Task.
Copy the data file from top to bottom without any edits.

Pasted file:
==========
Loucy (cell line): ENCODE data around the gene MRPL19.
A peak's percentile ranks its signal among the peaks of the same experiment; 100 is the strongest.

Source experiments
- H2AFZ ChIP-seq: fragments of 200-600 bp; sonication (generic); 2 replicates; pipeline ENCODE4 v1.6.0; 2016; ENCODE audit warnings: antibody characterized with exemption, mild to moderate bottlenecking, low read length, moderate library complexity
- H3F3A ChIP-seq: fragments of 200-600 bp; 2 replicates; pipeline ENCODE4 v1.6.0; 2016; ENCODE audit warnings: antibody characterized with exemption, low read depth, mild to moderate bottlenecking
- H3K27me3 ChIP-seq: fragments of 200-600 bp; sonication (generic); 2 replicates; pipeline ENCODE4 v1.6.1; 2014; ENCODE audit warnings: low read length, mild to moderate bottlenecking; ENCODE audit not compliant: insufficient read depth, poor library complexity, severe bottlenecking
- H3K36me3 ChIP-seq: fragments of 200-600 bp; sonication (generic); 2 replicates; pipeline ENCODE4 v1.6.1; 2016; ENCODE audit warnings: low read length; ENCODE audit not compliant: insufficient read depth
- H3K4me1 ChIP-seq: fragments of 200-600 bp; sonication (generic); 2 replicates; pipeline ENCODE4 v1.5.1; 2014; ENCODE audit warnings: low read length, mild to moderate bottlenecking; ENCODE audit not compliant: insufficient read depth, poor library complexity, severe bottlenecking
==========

Loucy (cell line): ENCODE data around the gene MRPL19.
A peak's percentile ranks its signal among the peaks of the same experiment; 100 is the strongest.

Source experiments
- H2AFZ ChIP-seq: fragments of 200-600 bp; sonication (generic); 2 replicates; pipeline ENCODE4 v1.6.0; 2016; ENCODE audit warnings: antibody characterized with exemption, mild to moderate bottlenecking, low read length, moderate library complexity
- H3F3A ChIP-seq: fragments of 200-600 bp; 2 replicates; pipeline ENCODE4 v1.6.0; 2016; ENCODE audit warnings: antibody characterized with exemption, low read depth, mild to moderate bottlenecking
- H3K27me3 ChIP-seq: fragments of 200-600 bp; sonication (generic); 2 replicates; pipeline ENCODE4 v1.6.1; 2014; ENCODE audit warnings: low read length, mild to moderate bottlenecking; ENCODE audit not compliant: insufficient read depth, poor library complexity, severe bottlenecking
- H3K36me3 ChIP-seq: fragments of 200-600 bp; sonication (generic); 2 replicates; pipeline ENCODE4 v1.6.1; 2016; ENCODE audit warnings: low read length; ENCODE audit not compliant: insufficient read depth
- H3K4me1 ChIP-seq: fragments of 200-600 bp; sonication (generic); 2 replicates; pipeline ENCODE4 v1.5.1; 2014; ENCODE audit warnings: low read length, mild to moderate bottlenecking; ENCODE audit not compliant: insufficient read depth, poor library complexity, severe bottlenecking